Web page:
Dutch Development Jobs

Lord Farquart

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Not necessary. Expat tax is for those that fail the tax residency test. The only reason this expat tax thing is doing the rounds (again) is because so many people are leaving SA and the companies that do financial emigration saw a gap in the market to exploit. Unless you need to get your Retirement Annuity funds out of the country there is no need to financially emigrate, just make sure you file a 0 return for SARS each year and make sure you stay and earn in the country abroad and there is nothing they can do.

The tax targets those that go abroad periodically and work in different countries or for people that stay in SA but are employed abroad (hence taxing salary abroad where money is earned as well as locally in SA).
^^^^ This
Fearmongering
 

cguy

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Not necessarily restricted to Dutch relocation but do you guys think having a Master's under your belt will make job hunting overseas easier?
Definitely. At all the companies I have worked (actually, in SA as well), the most common qualification for developers has been an MSc or MEng, and for one job, even PhD. The post-grad qualifications help to set you apart from other applicants - this is most important when the job is sufficiently desirable, that there are too many applicants to interview and/or phone-screen, and one has to sort them into a priority list. For a quantitative role (data scientist, quantitative researcher, quantitative developer, etc.), PhDs are the most helpful, but sometimes people get by with masters degrees.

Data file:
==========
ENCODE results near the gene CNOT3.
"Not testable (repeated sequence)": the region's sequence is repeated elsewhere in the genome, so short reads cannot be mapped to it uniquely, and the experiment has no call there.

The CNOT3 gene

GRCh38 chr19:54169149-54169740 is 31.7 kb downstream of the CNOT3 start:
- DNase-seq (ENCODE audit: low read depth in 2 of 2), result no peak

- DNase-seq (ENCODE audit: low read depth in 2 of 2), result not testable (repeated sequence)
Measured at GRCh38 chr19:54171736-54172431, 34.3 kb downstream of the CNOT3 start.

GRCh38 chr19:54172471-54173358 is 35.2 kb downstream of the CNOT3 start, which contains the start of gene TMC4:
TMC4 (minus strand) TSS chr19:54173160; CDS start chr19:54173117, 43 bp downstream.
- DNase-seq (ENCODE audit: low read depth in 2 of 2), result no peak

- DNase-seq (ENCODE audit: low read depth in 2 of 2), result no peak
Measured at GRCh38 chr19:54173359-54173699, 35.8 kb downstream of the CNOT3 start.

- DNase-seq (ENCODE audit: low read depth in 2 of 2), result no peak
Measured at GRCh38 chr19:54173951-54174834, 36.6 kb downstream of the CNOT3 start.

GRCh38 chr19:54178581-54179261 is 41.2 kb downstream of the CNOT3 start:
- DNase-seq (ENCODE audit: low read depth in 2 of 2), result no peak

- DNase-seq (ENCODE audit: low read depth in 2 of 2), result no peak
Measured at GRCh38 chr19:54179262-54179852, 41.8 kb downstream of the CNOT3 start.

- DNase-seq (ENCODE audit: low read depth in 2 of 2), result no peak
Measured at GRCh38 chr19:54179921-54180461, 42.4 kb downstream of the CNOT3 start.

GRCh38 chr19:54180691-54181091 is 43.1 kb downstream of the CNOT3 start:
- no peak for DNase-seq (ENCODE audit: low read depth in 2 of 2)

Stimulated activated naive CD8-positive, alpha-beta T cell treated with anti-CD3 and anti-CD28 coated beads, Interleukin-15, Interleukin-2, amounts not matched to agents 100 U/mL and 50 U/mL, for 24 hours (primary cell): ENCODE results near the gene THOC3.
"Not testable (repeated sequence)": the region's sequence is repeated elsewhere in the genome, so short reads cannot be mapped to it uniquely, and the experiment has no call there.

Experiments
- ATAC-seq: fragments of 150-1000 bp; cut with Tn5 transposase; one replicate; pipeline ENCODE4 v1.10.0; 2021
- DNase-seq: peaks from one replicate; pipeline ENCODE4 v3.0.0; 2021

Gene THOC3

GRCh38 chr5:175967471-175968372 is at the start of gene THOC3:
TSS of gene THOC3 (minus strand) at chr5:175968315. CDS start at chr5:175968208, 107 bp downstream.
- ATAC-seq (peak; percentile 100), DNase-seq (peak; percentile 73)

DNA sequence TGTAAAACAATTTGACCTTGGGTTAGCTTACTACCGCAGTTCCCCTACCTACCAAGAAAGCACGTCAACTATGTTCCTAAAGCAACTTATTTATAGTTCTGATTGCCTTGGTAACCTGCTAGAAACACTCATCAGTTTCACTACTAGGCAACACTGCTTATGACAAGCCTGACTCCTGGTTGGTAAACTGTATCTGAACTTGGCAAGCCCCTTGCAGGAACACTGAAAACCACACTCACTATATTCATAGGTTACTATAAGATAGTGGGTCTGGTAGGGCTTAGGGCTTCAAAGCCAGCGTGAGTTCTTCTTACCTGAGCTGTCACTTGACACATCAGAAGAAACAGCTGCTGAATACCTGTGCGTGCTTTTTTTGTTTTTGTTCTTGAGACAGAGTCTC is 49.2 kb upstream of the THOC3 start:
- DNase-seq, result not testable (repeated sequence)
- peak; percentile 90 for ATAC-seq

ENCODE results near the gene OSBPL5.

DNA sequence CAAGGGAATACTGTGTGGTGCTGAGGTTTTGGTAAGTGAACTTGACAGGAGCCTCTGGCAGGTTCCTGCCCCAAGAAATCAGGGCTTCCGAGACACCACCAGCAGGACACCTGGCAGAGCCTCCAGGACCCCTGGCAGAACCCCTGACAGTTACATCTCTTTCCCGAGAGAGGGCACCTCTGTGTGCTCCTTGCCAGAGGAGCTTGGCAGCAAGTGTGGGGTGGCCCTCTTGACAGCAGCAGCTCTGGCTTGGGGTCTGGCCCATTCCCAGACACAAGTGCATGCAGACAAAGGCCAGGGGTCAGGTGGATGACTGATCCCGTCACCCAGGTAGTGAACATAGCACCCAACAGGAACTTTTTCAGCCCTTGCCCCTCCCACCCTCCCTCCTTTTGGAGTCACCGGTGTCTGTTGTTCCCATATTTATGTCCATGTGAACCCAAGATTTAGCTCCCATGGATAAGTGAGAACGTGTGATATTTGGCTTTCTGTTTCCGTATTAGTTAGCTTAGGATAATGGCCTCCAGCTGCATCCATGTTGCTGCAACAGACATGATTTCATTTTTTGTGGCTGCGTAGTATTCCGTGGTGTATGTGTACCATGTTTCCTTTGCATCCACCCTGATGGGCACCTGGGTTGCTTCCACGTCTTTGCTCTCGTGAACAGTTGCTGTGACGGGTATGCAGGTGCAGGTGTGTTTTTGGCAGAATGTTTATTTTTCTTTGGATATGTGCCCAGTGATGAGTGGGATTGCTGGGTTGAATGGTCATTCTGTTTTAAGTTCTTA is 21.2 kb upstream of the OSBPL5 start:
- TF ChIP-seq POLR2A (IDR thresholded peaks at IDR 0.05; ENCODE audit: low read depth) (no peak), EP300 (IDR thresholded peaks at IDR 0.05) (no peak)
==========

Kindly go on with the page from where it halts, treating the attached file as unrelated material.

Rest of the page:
Also, for countries that have to prove that they couldn't find someone local to do the job, the more restrictive qualification requirement weeds out the noise. In some cases, it also puts candidate in a different visa class, allowing them to get work visas or permanent residency more easily (e.g., USA).
 

prOd

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Definitely. At all the companies I have worked (actually, in SA as well), the most common qualification for developers has been an MSc or MEng, and for one job, even PhD. The post-grad qualifications help to set you apart from other applicants - this is most important when the job is sufficiently desirable, that there are too many applicants to interview and/or phone-screen, and one has to sort them into a priority list. For a quantitative role (data scientist, quantitative researcher, quantitative developer, etc.), PhDs are the most helpful, but sometimes people get by with masters degrees.